There is no class references, but the most commonly used API are not wide, and most of them are xml documented with intellisens working in Visual Studio. The reference documentation has the advantage of giving more context, probably helping avoiding pitfalls like believing
ISession.Update is to be used for updating entities (this is wrong, you do not need it unless you use detached entities, or entities coming from another session).
Official documentation reference is on http://nhibernate.info.
- Global documentation list (I do not rely much on this.)
- Reference (What I mostly use, especially following sub parts.)
- Mapping - basic / entities. (Add mapping xsd definition file in any or your solution folders for letting VS know it and give you intellisens in your hbm mappings.)
- Mapping - collections
- Querying - general. Do not miss the named queries feature in 9.3.2.
- Querying APIs:
- HQL. I mostly use HQL with named queries, in mappings, for queries not dynamically built. They get parsed and validated when building session factory, which normally occurs at application startup, so it is almost as good as compile time validation. Checks log4net logs to get detailed reasons of named query parsing failures.
- Criteria API. I view it as the historical way of dynamically building queries in code, to be preferred over constructing HQL strings.
- QueryOver API. Based on Criteia API, with lambda expression support for having compile time validation of queried entities namings. Should be preferred over Criteria API in my opinion.
- Linq API. linq-to-nhibernate Reference documentation is currently lacking, unfortunately. Add a
using NHibernate.Linq;, call
Query<TYourQueriedEntity>() on an
ISession, and there you go, use
System.Linq API. Great for dynamically built queries. Bear in mind that its implementation translates your queries to HQL. With complex queries, it may generate unsupported HQL constructs. Having knowledge of HQL capabilities allows a better understanding of how to write a supported Linq query for complex cases. (By example, for a complex order by, better use an explicit linq sub-query in the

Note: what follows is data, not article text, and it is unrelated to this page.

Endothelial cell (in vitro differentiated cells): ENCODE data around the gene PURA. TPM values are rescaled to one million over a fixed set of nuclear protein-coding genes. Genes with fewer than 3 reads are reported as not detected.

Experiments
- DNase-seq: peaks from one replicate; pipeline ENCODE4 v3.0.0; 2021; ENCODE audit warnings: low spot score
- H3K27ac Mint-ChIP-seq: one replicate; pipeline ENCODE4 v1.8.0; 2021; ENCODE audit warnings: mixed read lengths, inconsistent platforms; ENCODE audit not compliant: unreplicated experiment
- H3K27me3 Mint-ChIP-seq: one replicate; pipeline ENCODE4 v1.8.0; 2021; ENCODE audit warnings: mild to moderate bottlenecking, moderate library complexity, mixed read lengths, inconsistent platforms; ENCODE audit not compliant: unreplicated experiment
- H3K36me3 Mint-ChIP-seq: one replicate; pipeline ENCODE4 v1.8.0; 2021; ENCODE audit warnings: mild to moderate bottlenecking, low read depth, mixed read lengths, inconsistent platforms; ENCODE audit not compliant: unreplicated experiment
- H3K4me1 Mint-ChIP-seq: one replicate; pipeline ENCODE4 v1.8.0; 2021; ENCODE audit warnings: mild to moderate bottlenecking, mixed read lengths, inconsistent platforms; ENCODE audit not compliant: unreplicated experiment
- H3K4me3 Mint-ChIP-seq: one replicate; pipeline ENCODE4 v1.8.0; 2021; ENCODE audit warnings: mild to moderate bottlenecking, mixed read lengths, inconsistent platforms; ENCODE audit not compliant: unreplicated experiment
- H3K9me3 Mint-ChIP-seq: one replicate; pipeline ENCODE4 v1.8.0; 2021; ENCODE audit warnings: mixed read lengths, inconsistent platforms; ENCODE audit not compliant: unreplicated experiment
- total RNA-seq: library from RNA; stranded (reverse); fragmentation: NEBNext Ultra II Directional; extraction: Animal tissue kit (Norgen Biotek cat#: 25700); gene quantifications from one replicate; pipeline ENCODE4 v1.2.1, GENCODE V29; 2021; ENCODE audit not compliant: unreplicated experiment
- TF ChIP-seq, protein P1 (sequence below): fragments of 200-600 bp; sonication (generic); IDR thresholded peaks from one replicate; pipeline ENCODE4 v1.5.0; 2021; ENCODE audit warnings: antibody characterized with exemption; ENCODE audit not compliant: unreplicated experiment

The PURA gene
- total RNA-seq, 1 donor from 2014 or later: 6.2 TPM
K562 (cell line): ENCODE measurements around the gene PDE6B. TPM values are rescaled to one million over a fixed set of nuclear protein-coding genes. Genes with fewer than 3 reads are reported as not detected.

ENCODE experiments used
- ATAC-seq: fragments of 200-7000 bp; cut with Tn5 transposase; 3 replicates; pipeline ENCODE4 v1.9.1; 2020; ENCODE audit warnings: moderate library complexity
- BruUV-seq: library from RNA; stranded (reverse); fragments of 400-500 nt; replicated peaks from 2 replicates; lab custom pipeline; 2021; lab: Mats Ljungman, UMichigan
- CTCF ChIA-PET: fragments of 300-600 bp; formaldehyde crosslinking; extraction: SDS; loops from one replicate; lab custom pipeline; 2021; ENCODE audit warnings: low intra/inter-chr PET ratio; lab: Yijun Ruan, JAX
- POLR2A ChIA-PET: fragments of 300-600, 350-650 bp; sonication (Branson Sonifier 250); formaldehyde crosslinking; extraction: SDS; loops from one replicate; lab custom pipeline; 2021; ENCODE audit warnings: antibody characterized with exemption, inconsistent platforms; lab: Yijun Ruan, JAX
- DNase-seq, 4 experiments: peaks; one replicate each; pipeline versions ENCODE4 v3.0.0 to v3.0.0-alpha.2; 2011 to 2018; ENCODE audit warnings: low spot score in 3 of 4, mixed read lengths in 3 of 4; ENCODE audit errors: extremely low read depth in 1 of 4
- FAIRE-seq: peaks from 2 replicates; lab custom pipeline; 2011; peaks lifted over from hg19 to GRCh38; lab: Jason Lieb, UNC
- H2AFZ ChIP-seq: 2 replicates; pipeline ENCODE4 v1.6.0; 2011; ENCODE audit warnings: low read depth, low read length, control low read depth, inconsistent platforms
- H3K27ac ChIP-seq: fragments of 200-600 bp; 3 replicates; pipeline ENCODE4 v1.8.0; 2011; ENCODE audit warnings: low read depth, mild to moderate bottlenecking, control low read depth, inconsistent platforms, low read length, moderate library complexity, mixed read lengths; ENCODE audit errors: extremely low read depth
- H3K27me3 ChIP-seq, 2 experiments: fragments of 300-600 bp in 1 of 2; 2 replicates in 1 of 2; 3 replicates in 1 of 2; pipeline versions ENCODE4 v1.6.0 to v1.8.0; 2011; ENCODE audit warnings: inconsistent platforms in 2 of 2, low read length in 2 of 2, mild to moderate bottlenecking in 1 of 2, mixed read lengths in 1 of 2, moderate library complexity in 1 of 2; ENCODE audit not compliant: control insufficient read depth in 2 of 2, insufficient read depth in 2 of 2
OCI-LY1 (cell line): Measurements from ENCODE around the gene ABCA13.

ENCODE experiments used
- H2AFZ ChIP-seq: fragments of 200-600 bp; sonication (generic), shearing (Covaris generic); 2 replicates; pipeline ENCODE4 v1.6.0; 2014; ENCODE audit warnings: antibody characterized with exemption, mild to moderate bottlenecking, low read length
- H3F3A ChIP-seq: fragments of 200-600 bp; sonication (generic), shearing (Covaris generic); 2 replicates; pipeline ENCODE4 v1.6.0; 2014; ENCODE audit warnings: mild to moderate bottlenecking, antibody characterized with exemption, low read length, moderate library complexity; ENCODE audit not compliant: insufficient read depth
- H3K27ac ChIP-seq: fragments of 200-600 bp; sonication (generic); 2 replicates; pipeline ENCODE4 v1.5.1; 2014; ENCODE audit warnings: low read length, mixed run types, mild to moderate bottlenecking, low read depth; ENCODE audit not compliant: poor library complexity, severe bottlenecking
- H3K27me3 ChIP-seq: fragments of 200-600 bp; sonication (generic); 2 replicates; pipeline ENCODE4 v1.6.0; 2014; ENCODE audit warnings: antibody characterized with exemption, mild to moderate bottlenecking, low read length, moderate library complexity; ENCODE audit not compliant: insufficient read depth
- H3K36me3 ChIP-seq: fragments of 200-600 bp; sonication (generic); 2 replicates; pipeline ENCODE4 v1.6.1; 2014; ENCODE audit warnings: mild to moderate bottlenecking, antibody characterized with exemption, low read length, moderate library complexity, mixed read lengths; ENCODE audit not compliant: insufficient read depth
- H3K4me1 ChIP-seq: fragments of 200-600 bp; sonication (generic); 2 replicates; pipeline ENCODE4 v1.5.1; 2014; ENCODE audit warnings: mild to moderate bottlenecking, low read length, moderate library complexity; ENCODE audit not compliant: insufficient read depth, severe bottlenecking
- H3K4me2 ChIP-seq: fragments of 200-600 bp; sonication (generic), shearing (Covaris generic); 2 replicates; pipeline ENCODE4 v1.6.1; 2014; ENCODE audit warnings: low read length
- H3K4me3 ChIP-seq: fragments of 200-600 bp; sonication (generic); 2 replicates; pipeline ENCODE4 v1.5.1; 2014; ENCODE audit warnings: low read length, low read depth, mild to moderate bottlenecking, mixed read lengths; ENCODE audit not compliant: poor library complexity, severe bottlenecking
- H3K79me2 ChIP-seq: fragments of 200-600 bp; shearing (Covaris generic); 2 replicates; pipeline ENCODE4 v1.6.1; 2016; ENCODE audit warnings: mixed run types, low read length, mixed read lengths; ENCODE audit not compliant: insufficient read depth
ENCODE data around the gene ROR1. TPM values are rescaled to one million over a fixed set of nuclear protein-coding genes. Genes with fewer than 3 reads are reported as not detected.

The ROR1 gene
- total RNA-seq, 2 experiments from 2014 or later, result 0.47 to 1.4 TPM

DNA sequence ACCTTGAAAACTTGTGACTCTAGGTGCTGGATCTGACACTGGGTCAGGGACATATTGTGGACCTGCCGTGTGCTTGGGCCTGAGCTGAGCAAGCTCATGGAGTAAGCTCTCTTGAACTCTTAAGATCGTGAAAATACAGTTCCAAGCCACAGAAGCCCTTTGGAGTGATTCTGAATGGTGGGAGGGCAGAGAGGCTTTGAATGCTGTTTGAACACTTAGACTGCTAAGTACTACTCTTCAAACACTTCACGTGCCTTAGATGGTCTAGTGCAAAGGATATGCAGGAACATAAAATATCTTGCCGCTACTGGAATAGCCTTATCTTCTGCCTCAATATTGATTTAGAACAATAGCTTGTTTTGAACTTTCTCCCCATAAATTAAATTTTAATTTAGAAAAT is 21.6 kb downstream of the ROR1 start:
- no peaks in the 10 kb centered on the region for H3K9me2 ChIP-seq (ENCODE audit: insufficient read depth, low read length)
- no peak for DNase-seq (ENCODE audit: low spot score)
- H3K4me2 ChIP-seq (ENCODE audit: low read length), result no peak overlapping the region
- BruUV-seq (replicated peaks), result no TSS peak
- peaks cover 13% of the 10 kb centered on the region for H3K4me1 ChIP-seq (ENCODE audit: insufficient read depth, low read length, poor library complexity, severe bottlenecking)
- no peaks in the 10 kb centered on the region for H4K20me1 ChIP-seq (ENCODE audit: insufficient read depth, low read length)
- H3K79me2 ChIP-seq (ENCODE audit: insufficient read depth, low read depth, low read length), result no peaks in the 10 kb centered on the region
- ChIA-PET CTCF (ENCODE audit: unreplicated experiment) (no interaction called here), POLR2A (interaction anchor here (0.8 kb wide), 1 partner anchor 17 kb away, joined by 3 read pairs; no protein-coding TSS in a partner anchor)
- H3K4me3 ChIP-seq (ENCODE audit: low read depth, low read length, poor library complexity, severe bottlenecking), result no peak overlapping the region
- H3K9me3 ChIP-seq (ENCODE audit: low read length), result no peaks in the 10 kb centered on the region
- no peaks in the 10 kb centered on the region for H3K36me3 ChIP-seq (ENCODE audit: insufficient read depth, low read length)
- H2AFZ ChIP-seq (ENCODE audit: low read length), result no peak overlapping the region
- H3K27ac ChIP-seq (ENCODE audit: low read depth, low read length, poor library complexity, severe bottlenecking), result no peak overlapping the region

OrderBy rather than using a collection mapped on your queried entity.)
- Native SQL. Well, quite self-explanatory. To be used by example when you need some SQL special feature not available through other querying APIs (SQL server full-text, select for xml, ...), and that you do not wish to extend those other APIs. You may also call stored procedures. When using native SQL, I favor SQL named queries.
- Modifying data, §9.4 through 9.7 + 9.9
- Batch fetching. About this, read my post here for a detailed explanation of why lazy loading can be very efficient with NHibernate, thanks to batch fetching. This single feature will always cause me to prefer NHibernate over Entity Framework, till it ceases being lacking in EF.
- Second level cache. Another great NHibernate feature, lacking native support in EF. Beware, you must use explicit transactions on your
ISession for leveraging this. It allows NHibernate to automatically evict cached entries for you as you change data through your application process. Without explicit transactions, NHibernate will disable the second level cache as soon as you start changing data, for avoiding letting the cache yield you stale data.
- Interceptors. This is only one way among many allowing to customize NHibernate inner working. NHibernate is very strong at allowing you to extend it. You may also add your own HQL extensions as here, your own linq2NH extension as here (all are answers from me). And there is many other ways, see this list for linq2NH extensibility solutions.
- Hibernate documentation. NHibernate implements most of current Hibernate features, but its documentation may lag a bit behind. You can usually find relevant information for such features on Hibernate side. I frequently go there for mapping properties I found in hbm.xml xsd definition, but which are not documented on NHibernate side.
Moreover, a class reference will very likely be near the Hibernate one. There is so many internals APIs supporting its implementation that is not much usable.
Why are such API not hidden (internal, private, ...)? Not hiding them is required for allowing the great extensibility capabilities of NHibernate. Those capabilities are a must have in my opinion. In contrast, it is so hard to fix some other .Net project shortcomings, due to lacks of extensibility they suffer. (MVC
FileResult and the
TweakDispositionAsInline I had to use instead of just being able of overriding some method, or try extend linq-to-entities, see this.)